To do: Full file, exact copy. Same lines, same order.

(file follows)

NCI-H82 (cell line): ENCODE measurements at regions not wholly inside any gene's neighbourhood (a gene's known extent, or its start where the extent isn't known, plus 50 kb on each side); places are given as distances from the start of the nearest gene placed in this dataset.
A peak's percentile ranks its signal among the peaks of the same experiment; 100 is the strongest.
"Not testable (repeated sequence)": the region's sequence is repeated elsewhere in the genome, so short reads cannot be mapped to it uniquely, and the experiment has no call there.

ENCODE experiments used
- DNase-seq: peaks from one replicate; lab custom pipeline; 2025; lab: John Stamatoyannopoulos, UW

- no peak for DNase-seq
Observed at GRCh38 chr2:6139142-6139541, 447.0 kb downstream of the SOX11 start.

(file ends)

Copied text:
NCI-H82 (cell line): ENCODE measurements at regions not wholly inside any gene's neighbourhood (a gene's known extent, or its start where the extent isn't known, plus 50 kb on each side); places are given as distances from the start of the nearest gene placed in this dataset.
A peak's percentile ranks its signal among the peaks of the same experiment; 100 is the strongest.
"Not testable (repeated sequence)": the region's sequence is repeated elsewhere in the genome, so short reads cannot be mapped to it uniquely, and the experiment has no call there.

ENCODE experiments used
- DNase-seq: peaks from one replicate; lab custom pipeline; 2025; lab: John Stamatoyannopoulos, UW

- no peak for DNase-seq
Observed at GRCh38 chr2:6139142-6139541, 447.0 kb downstream of the SOX11 start.